A REAL SMASH AND GRAB BY VILLARREAL. https://t.co/OSVd7QLyrG
— Football365 (@F365) May 26, 2021
In these games more than any other it is about the result, the means to an ultimate end. Managers have built entire careers on Knowing What To Do To Win Them. Villarreal maximised their comparatively modest resources on and off the pitch. Manchester United continue to fail in that regard. Emery is not necessarily a better coach than Solskjaer but he certainly looked it here.
That it even reached a penalty shootout was a damning indictment on Solskjaer and his side. His initial approach to the match was flawed and barely changed for 100 minutes, the execution from his players was careless and the in-game management was inadequate. Villarreal made five substitutions by the end of normal time and started the next period by carving out fine moves that Paco Alcacer and Alberto Moreno should have done better with. They looked fresh and unburdened when Manchester United, in extra-time of their 61st game of the single most congested season in modern footballing history, were anything but.
The pressure of a first ever European final seemed to revitalise Villarreal. Manchester United, with a team and a manager that draws on their history like few others, were encumbered and withdrawn.
Solskjaer must have seen his players run out of ideas after an hour – their last shot on target was Cavani’s 54th-minute goal – yet Juan Mata was brought on so late that his third touch was in the shootout and Donny van de Beek, the £35m Champions League semi-finalist schooled in the art of breaking down stubborn defences at Ajax, remained on the bench. There might be arguments worth making about the depth of this squad, but not in the aftermath of defeat to Spain’s seventh-best team.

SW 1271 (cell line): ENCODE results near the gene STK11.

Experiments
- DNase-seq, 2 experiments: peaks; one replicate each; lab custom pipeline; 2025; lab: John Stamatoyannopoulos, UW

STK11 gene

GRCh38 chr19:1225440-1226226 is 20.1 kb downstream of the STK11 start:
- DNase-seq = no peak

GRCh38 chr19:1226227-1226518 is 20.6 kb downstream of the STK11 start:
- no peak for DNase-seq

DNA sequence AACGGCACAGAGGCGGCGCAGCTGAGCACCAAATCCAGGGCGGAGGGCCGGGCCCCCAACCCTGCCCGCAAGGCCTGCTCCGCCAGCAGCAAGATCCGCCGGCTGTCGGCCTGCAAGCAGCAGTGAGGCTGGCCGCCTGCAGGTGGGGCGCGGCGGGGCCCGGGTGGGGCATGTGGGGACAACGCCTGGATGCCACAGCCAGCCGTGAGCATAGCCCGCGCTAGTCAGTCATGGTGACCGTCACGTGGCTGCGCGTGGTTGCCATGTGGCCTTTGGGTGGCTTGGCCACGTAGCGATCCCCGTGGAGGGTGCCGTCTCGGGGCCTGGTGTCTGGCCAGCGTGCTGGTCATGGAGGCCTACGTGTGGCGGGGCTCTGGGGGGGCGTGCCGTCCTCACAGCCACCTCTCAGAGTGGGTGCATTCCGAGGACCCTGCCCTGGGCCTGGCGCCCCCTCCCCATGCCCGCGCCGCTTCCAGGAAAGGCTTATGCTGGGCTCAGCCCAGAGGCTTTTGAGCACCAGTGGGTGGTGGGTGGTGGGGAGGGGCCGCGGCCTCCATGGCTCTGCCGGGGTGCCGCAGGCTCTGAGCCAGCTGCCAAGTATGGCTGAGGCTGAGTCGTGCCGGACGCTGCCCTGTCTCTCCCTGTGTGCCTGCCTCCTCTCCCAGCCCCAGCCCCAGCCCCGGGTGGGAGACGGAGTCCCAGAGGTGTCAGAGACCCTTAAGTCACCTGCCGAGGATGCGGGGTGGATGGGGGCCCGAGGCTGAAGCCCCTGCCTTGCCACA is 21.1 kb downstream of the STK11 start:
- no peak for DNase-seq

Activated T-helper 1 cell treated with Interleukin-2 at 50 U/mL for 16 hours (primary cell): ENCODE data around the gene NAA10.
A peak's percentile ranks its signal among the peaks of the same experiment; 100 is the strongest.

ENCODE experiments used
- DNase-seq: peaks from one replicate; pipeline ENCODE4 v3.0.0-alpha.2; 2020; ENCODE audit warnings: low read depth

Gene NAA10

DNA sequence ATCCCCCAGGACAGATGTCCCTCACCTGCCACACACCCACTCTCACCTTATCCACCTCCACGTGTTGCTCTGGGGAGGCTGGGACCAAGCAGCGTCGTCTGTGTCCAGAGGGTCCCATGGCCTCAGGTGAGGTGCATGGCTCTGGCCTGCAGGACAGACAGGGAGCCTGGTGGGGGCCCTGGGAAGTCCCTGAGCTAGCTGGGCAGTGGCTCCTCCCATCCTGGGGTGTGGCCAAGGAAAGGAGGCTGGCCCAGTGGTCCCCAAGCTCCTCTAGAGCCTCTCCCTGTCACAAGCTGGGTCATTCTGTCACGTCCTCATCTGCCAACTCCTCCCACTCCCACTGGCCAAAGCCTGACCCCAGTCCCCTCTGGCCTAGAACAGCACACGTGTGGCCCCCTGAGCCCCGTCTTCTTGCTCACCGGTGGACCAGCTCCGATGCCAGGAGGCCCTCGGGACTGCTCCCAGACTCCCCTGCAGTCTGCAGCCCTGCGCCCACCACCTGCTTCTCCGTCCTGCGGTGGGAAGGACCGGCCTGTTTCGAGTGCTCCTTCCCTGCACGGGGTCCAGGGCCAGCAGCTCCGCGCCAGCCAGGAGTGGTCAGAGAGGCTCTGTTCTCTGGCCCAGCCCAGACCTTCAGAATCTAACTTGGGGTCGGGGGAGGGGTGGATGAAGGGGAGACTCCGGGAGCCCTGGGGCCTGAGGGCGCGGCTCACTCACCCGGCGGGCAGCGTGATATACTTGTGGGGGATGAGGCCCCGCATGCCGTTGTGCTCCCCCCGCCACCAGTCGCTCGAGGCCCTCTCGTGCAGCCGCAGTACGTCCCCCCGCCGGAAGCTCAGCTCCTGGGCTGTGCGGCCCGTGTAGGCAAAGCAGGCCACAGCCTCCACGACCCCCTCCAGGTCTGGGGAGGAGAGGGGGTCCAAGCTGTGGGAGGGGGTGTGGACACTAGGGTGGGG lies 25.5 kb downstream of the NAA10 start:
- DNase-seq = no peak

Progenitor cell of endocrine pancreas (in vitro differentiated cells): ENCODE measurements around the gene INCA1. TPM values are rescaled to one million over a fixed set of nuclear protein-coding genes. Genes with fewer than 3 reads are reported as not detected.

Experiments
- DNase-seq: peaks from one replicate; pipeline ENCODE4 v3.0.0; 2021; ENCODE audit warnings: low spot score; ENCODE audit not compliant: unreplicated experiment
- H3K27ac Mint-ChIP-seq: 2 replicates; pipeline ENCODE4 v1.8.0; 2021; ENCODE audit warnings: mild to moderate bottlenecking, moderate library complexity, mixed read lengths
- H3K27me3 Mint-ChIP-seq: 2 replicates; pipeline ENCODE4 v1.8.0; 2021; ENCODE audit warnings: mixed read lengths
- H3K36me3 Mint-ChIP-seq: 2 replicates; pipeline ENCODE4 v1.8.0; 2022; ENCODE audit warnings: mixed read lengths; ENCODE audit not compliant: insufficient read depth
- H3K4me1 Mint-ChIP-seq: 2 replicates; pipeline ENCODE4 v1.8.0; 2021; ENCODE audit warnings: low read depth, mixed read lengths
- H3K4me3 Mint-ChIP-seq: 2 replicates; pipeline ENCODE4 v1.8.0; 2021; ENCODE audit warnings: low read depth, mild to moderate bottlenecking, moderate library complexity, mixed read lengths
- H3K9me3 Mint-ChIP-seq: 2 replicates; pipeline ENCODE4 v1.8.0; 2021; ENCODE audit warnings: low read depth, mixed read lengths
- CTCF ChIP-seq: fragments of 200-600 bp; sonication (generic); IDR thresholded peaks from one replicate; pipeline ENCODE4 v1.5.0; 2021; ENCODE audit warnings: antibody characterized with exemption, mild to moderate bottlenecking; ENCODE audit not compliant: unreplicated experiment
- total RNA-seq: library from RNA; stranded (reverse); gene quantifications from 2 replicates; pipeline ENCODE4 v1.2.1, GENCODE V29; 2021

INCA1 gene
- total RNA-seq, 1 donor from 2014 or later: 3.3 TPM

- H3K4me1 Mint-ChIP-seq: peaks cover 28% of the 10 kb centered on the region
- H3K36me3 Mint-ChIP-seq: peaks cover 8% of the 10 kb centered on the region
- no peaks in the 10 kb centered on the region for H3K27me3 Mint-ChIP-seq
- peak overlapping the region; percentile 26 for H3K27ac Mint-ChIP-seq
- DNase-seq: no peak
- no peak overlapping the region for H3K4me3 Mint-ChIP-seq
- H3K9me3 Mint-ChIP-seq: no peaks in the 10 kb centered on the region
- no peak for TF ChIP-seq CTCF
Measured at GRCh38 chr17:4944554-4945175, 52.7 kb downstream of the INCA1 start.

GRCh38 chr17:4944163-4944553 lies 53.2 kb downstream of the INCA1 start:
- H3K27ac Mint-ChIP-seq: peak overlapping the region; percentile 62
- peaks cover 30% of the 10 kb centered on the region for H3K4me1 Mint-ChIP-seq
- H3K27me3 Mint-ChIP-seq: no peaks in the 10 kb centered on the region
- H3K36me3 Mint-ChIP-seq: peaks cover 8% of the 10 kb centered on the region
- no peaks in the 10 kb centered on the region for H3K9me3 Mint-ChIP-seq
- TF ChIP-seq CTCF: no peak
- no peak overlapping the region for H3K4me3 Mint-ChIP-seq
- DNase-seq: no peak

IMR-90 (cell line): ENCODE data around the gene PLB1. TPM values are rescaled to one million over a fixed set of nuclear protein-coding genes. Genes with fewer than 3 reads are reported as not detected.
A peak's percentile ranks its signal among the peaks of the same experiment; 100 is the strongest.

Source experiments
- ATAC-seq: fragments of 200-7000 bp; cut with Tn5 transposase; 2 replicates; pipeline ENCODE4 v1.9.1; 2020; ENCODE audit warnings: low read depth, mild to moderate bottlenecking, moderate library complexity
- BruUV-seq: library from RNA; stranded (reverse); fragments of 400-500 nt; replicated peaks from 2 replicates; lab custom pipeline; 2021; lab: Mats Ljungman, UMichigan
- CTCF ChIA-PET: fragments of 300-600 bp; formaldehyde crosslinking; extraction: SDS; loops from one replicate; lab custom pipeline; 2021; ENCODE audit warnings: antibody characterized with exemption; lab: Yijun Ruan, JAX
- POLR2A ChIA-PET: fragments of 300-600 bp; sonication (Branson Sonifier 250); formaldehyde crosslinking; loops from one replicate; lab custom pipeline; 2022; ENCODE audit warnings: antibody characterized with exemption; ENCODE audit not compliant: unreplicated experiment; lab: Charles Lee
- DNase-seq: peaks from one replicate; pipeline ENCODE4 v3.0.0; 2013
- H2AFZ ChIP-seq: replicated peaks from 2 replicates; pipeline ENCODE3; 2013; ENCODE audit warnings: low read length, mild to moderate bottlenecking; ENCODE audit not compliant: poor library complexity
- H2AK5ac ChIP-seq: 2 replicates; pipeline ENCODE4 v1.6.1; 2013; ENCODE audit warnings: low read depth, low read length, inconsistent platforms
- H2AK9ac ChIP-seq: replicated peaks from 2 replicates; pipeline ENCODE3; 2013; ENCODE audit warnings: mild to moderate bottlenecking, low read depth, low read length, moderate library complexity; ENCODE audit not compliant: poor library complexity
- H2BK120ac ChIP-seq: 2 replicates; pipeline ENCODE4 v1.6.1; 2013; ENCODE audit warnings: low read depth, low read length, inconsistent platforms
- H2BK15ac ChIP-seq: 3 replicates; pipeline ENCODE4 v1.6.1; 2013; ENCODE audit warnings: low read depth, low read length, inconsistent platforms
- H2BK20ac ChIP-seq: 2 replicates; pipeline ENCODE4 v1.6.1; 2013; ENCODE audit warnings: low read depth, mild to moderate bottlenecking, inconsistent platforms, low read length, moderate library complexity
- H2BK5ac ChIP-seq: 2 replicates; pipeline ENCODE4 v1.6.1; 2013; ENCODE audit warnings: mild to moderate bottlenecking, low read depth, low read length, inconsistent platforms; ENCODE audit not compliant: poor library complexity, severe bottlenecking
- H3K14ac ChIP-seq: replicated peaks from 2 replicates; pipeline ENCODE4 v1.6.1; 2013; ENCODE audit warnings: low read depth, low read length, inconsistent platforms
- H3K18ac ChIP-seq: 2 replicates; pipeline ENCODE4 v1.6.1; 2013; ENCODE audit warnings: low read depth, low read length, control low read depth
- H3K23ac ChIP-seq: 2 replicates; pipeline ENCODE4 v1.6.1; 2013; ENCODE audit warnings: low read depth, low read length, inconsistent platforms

The manager even made five substitutions specifically for penalties but overlooked the most ruthless one of all. Few can blame David de Gea for being the only player to miss from the spot yet he could not have seemed less convincing in trying to save any of Villarreal’s 12 efforts.
Marcus Rashford was poor long before the physical toll started to tell, Paul Pogba started excellently but faded and the decision to play Bruno Fernandes closer to Cavani backfired. Scott McTominay was excellent but no other player really stood out. If the bench was not strong enough to even vaguely improve upon what Manchester United offered until Solskjaer had no choice but to make changes, that reflects terribly on those in reserve and the recruitment that is supposed to have them competing with Manchester City next season.
The most important change is the one they will not think to make. Solskjaer is a solid manager and has exceeded expectations at Manchester United, overseeing the first sustainable signs of progress in the post-Ferguson era. He should be commended for that but it is time for a better coach to build upon those foundations. Solskjaer stumbled into this competition through incompetence in another tournament and then failed again at the final hurdle. The standard has to be higher.